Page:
Mutual Fund Investment for Employee Benefit Plans

99-1109 / May 2000
Mutual Fund Investment for Employee Benefit Plans

Mr. Michael P. Connors
Smith and Downey
201 Moreland Road, Suite 10
Hauppauge, New York 11788

Re: Mutual Fund Investment for Employee Benefit Plans.

Dear Mr. Connors:

You have asked whether the investments a federal credit union (FCU) intends to make in shares of a mutual fund for a particular employee benefit plan are subject to the restrictions on investments an FCU may make on its own behalf contained in the FCU Act and our regulations. Based on our understanding of the plan, as briefly described below, they are not.

Our understanding of this employee benefit plan, based on your correspondence and our telephone conversations, is as follows. To provide a benefit to its employee, the FCU agrees to make a fixed annual payment to purchase shares in a mutual fund during the employee’s employment. For each annual payment by the FCU, the employee receives an option to purchase shares after satisfying the plan’s service requirement at a price fixed by formula. The employee’s option is to purchase, in addition to the shares purchased with the FCU’s annual payment, an additional number of shares equal to 1/3 the number of shares purchased with the annual payment made by the FCU. To exercise the option, the employee pays the FCU the price fixed by formula. The FCU then uses that payment to purchase the additional shares. The employee receives the shares purchased by the FCU’s annual payment along with the additional shares. Our understanding is that the employee’s payment is intended to ensure that the benefit is characterized for tax purposes as an option plan rather than a Section 457(f) deferred compensation plan under the provisions of the Internal Revenue Code.

We also note here how the fixed price formula would work. The price paid by the employee is set at a fixed percentage, for example, 25% of the fair market value of the mutual fund shares to be received at the time the employee elects to receive the shares. The percentage will be set to ensure that the FCU will receive a sufficient payment from the employee to purchase the additional shares. The presumed result is that the employee is able to purchase the shares at a price less than the fair market value at the time of purchase, with economic and tax consequences favorable to the employee.

We also understand that the employee may request a particular mutual fund from a menu of funds, but the FCU makes the actual selection and purchase of the shares. The FCU is the owner of the shares until the executive satisfies the service requirement and exercises the options. After satisfying the service requirement, the employee does not have to buy all the shares at once. The employee has a continuing option and may make partial purchases over time until the employee dies or has purchased all the shares to which the employee is entitled. If the employee dies without having purchased the shares, the employee’s estate will have the option to make the purchase of shares. If the estate does not exercise the option, the FCU will liquidate its shares in the mutual fund.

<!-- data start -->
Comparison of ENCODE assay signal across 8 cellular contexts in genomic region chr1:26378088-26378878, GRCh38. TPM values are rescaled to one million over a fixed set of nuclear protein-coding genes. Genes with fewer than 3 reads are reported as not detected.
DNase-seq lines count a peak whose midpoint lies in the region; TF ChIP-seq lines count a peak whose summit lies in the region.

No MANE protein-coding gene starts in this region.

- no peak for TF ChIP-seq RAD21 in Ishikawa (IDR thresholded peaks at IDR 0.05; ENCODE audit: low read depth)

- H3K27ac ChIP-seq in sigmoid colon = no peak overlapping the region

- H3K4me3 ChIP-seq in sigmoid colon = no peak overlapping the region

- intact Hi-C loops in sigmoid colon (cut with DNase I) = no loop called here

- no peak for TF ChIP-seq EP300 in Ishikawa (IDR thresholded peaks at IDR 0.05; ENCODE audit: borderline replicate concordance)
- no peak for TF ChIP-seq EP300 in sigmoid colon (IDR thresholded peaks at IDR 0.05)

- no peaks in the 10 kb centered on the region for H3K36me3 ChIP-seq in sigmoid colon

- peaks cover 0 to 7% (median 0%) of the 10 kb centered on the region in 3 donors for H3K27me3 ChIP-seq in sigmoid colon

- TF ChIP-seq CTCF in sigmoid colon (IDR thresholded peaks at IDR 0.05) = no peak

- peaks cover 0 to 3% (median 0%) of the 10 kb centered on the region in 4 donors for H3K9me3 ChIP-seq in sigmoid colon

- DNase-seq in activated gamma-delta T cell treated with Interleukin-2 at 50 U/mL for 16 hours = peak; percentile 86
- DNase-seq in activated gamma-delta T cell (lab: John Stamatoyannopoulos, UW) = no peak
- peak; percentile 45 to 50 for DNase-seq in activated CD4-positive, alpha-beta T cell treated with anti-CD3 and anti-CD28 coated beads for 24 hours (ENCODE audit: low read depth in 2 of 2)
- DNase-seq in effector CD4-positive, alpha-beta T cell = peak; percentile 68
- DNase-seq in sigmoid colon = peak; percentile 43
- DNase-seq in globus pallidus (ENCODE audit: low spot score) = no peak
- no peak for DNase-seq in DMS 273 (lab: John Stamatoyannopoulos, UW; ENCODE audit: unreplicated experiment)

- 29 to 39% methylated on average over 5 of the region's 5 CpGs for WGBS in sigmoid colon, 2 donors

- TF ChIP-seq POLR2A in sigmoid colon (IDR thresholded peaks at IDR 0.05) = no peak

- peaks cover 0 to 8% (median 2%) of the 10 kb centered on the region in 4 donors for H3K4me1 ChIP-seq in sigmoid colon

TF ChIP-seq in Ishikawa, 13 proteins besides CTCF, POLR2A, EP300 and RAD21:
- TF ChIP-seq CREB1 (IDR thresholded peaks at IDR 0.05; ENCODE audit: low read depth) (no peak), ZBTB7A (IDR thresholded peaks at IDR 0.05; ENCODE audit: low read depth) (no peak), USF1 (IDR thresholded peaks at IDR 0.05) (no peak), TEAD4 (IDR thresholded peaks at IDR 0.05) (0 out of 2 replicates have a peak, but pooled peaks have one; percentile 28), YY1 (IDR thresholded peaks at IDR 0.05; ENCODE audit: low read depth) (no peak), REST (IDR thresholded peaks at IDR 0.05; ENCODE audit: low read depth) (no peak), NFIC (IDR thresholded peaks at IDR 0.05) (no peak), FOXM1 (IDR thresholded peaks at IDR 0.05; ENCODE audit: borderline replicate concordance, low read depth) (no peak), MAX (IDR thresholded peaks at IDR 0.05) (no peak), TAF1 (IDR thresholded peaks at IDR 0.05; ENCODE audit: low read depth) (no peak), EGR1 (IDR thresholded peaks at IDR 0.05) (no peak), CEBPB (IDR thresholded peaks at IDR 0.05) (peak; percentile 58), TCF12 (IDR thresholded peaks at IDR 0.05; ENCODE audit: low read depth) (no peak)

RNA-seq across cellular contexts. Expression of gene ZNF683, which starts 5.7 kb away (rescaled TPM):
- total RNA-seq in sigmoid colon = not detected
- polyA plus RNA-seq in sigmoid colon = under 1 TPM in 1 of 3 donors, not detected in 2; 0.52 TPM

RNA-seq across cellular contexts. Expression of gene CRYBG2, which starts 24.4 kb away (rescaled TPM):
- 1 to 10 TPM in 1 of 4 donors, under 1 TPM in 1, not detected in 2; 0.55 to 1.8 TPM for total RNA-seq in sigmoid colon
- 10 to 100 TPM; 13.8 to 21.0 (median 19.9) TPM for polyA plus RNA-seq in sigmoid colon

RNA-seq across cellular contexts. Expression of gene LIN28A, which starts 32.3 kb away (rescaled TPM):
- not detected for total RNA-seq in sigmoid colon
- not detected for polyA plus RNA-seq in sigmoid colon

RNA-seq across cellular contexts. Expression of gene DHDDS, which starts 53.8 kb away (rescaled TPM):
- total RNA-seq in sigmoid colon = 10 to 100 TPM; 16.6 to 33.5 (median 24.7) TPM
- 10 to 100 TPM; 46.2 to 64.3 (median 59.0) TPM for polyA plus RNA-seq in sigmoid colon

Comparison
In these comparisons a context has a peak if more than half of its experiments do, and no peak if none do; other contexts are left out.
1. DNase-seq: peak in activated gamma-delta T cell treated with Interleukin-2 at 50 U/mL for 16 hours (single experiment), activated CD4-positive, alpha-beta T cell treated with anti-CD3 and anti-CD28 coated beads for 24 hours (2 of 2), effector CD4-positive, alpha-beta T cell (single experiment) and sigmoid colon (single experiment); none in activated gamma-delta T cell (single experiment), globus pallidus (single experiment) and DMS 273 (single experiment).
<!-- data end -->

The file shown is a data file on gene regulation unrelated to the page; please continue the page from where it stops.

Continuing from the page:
Your letter states that the FCU may use a so-called "rabbi trust" to hold the shares it purchases and explains that the difference between a rabbi trust and a real trust is that the assets of a rabbi trust are subject to creditors of the FCU. Rev. Rul. 92-64, 1992-2 CB 422. Your letter explains that a rabbi trust is a permissible, asset-holding vehicle for a nonqualified deferred compensation plan and for the plan you describe. You also have stated that the FCU would not be the trustee. The trustee would be another party, most likely another financial institution, with trust powers.

Based on your discussion of the above-noted formula for determining the exercise price to be paid by the employee at the time of receiving the shares, this plan poses no investment risk or cost to the FCU other than the fixed annual payments and any associated administrative costs. The investments have no direct economic benefit to the FCU; indirectly, of course, the FCU benefits from providing the employee benefit program and, if the FCU were liquidated, shares held in a rabbi trust would be available to satisfy claims made by creditors against the FCU.

An FCU investing on its own behalf is subject to the investment provisions of the FCU Act and our regulations. 12 U.S.C. §§1757(7), (8), (15);12 C.F.R. Part 703. These provisions do not apply when an FCU is acting under its authority to provide retirement or other benefits for employees. 12 U.S.C. §1761b(12); 12 C.F.R. §701.19. We conclude that, under the proposed plan, the FCU’s investments have the purpose of providing an employee benefit, and, therefore, the statutory and regulatory limitations on an FCU’s investments for its own account, do not apply.

We defer to the appropriate regional office for any determination on the safety and soundness of the plan, including, for example, whether the FCU has the ability to fund the annual payments and administrative costs associated with the plan. Also, please note that we express no opinion on the permissibility of your proposed plan under other laws, such as the Employee Retirement Income Security Act or the Internal Revenue Code.



Sheila A. Albin
Associate General Counsel

SSIC 3601

cc: Office of Examination & Insurance
 Region II


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